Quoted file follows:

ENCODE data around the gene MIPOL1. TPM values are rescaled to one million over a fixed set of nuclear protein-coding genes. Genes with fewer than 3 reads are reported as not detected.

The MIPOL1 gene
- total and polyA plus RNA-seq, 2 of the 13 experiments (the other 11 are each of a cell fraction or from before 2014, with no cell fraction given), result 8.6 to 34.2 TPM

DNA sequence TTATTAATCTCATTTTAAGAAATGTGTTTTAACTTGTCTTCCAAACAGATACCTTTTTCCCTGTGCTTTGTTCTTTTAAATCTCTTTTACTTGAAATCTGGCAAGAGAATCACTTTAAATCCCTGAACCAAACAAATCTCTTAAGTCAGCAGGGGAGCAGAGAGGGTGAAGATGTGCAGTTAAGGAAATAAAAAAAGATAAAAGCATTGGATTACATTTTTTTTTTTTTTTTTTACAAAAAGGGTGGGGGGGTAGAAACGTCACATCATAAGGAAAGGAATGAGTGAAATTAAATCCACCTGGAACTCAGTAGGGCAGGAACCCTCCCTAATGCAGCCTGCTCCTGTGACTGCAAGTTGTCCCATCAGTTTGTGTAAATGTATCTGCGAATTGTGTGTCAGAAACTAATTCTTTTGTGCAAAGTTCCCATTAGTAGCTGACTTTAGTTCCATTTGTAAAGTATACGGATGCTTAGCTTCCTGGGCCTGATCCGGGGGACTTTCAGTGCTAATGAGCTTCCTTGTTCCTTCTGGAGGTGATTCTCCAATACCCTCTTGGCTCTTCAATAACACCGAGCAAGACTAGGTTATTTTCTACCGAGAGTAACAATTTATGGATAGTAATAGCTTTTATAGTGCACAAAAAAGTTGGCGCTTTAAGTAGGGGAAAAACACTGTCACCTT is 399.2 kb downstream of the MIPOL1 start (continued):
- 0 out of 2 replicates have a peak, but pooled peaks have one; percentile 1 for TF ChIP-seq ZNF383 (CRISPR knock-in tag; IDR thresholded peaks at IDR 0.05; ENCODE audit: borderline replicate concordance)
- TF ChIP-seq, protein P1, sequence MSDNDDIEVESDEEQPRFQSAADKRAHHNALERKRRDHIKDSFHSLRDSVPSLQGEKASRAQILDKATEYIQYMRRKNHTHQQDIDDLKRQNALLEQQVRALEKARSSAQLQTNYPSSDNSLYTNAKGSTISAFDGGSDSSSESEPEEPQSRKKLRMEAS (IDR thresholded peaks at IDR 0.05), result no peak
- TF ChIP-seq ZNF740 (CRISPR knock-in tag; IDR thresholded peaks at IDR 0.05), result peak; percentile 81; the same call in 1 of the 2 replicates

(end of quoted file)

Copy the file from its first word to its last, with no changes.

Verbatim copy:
ENCODE data around the gene MIPOL1. TPM values are rescaled to one million over a fixed set of nuclear protein-coding genes. Genes with fewer than 3 reads are reported as not detected.

The MIPOL1 gene
- total and polyA plus RNA-seq, 2 of the 13 experiments (the other 11 are each of a cell fraction or from before 2014, with no cell fraction given), result 8.6 to 34.2 TPM

DNA sequence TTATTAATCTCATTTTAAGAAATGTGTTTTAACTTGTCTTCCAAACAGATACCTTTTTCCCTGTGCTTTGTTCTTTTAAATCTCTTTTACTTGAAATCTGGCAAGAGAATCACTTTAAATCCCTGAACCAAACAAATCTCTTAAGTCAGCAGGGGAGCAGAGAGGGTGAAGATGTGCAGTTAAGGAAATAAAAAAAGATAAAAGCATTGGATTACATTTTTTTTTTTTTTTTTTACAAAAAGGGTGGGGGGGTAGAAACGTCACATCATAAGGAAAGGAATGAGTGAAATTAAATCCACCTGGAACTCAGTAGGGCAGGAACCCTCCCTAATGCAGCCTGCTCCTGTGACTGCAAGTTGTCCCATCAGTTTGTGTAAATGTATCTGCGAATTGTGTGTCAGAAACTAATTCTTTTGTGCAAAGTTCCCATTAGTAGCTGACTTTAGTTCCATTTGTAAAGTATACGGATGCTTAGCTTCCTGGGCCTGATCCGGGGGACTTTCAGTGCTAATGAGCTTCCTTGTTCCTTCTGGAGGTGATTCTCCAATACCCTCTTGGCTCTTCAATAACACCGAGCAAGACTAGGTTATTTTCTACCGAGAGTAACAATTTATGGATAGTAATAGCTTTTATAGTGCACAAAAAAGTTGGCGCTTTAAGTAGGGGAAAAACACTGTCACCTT is 399.2 kb downstream of the MIPOL1 start (continued):
- 0 out of 2 replicates have a peak, but pooled peaks have one; percentile 1 for TF ChIP-seq ZNF383 (CRISPR knock-in tag; IDR thresholded peaks at IDR 0.05; ENCODE audit: borderline replicate concordance)
- TF ChIP-seq, protein P1, sequence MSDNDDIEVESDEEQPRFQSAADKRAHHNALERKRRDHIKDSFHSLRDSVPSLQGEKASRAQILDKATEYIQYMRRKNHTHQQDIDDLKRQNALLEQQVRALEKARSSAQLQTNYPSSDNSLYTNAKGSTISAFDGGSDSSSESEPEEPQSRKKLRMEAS (IDR thresholded peaks at IDR 0.05), result no peak
- TF ChIP-seq ZNF740 (CRISPR knock-in tag; IDR thresholded peaks at IDR 0.05), result peak; percentile 81; the same call in 1 of the 2 replicates